The Act also provides specifically for emergency injunctive relieve by stating that “Pending the issuance of such an order, the franchised distributor shall be entitled to an order enjoining such termination pendente lite, or in case of a failure or refusal to renew, a mandatory order extending the franchise pendente lite. Any such order, whether final or pendente lite, shall contain provisions directing the franchisor to sell or consign to the franchised distributor the products covered by the franchise and/or to license to the franchised distributor the trademarks or trade names covered by the franchise, and otherwise to deal with the franchised distributor under the terms of the franchise so terminated.”

And, the DFSL also specifies types of damages that shall be awarded as a result of certain types of prohibited conduct by a franchisor: “Without limiting any other provisions of this chapter, if a franchisor unjustly refuses to deal with a franchised distributor with whom the franchisor has been dealing for at least 2 years, the franchised distributor shall be entitled to recover damages from the franchisor pursuant to subsection (a) of this section plus all other damages (including, without limitation, loss of profits) allowed under the law of this State; and, in addition, shall be entitled to secure in the Court of Chancery of this State an order directing the franchisor to deal with the franchised distributor on fair and competitive terms. Pending the issuance of such final order, the franchised distributor shall be entitled to secure such a mandatory order pendente lite.”

Further, the DFSL provides for damages, other than the above, including, but not limited to: (1) A fractional portion of the franchised distributor's tangible assets (both real and personal) in this State used with respect to the terminated or unrenewed franchise, including, but not limited to, sales outlets and facilities, offices, warehouses, trucks and the furnishing, equipment and accessories therein; the numerator of the fraction shall consist of the franchised distributor's gross sales (in the most recently completed fiscal year) within this State attributable to the terminated or unrenewed franchise, and the denominator of the fraction shall consist of the franchised distributor's total gross sales (in the most recently completed fiscal year) in this State; and (2) Loss of goodwill; and (3) Loss of profits, which loss shall be presumed to be no less than 5 times the profit obtained by the franchised distributor, by virtue of the terminated franchise, in the most recently completed fiscal year; and (4) All other damages allowed under the law of this State; and (5) The reasonable counsel fees and expenses incurred in the action or actions brought pursuant to this chapter.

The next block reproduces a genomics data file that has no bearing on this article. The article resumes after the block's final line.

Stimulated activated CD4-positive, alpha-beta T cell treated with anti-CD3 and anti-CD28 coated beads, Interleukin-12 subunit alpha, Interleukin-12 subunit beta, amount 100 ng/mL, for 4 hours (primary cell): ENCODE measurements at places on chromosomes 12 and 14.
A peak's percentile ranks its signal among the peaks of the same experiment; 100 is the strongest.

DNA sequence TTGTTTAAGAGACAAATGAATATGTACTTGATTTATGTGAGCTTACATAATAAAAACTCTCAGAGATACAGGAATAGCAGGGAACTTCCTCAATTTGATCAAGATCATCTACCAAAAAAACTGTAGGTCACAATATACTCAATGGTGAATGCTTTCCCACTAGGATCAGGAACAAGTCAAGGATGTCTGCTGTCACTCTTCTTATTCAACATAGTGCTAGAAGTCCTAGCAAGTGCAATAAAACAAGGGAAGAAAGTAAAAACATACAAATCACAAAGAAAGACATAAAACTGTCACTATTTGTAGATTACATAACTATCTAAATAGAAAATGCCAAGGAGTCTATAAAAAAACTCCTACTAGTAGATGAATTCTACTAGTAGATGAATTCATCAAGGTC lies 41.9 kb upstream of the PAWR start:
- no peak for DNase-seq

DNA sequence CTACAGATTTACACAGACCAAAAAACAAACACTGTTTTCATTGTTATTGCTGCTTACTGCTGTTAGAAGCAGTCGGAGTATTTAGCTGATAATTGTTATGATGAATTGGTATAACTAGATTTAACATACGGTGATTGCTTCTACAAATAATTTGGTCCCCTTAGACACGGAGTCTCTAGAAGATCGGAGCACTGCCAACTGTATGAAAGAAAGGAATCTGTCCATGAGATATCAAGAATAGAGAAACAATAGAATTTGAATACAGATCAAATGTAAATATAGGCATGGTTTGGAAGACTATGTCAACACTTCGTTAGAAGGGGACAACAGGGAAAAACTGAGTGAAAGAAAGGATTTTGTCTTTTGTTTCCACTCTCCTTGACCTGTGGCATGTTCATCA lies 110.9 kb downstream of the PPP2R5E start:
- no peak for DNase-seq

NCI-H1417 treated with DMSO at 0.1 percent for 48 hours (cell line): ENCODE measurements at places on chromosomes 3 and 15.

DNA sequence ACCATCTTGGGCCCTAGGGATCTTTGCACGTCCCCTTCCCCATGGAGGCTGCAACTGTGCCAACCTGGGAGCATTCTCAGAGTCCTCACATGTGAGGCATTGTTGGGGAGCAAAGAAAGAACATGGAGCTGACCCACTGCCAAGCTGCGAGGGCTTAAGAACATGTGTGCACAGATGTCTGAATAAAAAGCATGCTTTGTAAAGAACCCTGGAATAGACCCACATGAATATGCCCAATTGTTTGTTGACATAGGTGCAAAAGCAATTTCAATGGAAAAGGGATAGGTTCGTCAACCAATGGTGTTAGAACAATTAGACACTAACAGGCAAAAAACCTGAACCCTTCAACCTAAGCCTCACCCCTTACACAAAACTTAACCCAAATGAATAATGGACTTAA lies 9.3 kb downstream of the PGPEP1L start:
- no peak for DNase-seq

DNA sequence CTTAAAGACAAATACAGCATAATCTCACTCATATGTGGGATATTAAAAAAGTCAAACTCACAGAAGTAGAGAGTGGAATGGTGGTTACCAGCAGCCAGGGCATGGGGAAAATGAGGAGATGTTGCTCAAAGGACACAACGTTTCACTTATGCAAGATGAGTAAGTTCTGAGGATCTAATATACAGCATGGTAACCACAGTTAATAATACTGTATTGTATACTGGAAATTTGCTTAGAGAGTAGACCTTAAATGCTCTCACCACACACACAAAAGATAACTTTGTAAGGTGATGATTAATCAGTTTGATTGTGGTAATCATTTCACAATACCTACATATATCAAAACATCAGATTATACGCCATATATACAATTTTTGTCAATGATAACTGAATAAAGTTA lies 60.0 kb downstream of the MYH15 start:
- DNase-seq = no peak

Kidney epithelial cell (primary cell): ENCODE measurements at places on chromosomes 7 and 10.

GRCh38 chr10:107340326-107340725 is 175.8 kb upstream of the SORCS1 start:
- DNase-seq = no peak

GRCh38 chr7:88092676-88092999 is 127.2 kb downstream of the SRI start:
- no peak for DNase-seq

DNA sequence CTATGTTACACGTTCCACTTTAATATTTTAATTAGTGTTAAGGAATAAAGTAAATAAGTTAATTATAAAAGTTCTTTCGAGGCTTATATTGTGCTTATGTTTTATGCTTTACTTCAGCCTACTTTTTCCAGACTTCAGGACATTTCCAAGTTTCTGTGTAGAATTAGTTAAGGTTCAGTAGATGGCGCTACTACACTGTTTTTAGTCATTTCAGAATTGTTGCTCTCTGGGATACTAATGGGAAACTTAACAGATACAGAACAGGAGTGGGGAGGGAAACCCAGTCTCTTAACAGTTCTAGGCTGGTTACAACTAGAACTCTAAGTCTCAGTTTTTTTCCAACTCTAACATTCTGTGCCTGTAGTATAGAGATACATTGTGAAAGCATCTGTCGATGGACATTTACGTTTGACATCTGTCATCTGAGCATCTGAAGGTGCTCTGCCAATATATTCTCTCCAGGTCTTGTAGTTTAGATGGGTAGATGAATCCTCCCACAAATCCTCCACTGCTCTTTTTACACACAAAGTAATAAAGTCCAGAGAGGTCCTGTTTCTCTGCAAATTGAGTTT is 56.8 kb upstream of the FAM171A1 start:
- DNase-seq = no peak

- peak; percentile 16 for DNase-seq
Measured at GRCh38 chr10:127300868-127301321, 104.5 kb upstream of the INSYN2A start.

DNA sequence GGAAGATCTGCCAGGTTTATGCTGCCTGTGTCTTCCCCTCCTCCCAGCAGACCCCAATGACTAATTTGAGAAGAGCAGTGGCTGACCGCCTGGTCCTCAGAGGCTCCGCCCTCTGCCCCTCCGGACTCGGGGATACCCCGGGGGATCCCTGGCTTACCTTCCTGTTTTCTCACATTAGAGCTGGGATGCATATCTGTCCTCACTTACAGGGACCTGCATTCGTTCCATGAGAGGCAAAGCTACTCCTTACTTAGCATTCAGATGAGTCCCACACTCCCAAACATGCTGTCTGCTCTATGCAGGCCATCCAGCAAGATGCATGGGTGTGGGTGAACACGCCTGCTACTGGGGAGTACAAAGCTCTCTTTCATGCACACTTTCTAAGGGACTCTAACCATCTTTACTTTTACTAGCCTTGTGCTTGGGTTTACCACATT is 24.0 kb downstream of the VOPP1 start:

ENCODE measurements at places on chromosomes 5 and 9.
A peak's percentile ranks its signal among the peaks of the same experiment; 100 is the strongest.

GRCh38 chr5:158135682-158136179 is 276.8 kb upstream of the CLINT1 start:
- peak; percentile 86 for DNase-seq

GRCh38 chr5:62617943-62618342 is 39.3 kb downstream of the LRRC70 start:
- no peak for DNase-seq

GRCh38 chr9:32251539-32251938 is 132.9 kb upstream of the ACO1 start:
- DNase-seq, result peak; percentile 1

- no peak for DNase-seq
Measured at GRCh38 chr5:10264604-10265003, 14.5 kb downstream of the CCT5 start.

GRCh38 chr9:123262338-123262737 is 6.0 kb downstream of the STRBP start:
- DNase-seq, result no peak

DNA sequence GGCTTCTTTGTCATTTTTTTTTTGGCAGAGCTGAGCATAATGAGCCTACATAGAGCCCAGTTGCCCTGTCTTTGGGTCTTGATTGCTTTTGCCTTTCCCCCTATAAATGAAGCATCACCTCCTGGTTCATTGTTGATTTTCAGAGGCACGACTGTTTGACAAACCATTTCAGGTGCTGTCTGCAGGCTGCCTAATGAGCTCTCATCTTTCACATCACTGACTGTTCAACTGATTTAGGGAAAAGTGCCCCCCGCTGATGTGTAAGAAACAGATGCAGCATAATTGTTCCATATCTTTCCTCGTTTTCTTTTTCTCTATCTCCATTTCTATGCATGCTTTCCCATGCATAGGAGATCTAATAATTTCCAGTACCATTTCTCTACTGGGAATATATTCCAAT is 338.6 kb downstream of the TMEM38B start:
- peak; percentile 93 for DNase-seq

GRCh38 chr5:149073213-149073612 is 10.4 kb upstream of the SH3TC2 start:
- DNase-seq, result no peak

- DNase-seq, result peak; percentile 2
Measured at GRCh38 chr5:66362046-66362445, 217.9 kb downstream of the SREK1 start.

Last, the DFSL includes a provision “Notice Required to Terminate or Elect Not to Renew a Franchise”, which states that “Notwithstanding any provision in a franchise agreement which provides otherwise, any termination of a franchise or election not to renew a franchise must be made on at least 90 days notice.”

In Delaware, the following Dealer/Franchise Termination, Fraud and Non-Renewal Laws, and Franchise Industry-Specific Laws, are identified as follows:

Delaware State Franchise Disclosure/Registration Laws
Delaware Has No Franchise statute of general applicability regarding Disclosure and Registration
Franchisors must comply with the FTC franchise disclosure rule

Delaware State Franchise Relationship/Termination Laws
Franchise Security Law
Delaware Code Annotated, Title 6, Subtitle II, Chap. 25, Sec. 2551 through 2556

Delaware State Business Opportunity Laws
Delaware Has No Franchise statute of general applicability regarding Business Opportunity
Business opportunity sellers must comply with the FTC business opportunity rule

Delaware Alcoholic Beverage Wholesaler Laws
Delaware Has No Franchise-Specific Laws in this Market Area

Delaware Equipment Franchise/Dealer Laws
Delaware farm, construction, and industrial equipment Franchise/Dealer law
Del. Code Ann. Title 6, Chap. 27, §2720 to §2727

Delaware Gasoline Franchise/Dealer Laws
Delaware Has No Franchise-Specific Laws in this Market Area

Delaware Marine Franchise/Dealer Laws
Delaware Has No Franchise-Specific Laws in this Market Area

Delaware Motor Vehicle Franchise/Dealer Laws
Delaware motor vehicle Franchise/Dealer law
Del. Code Ann. Title 6, Chap. 49

Delaware Motorcycle Franchise/Dealer Laws
Delaware Has No Franchise-Specific Laws in this Market Area

Delaware Recreational and Powersports Vehicle Franchise/Dealer Laws
Delaware Has No Franchise-Specific Laws in this Market Area

Delaware Restaurants
Delaware Has No Franchise-Specific Laws in this Market Area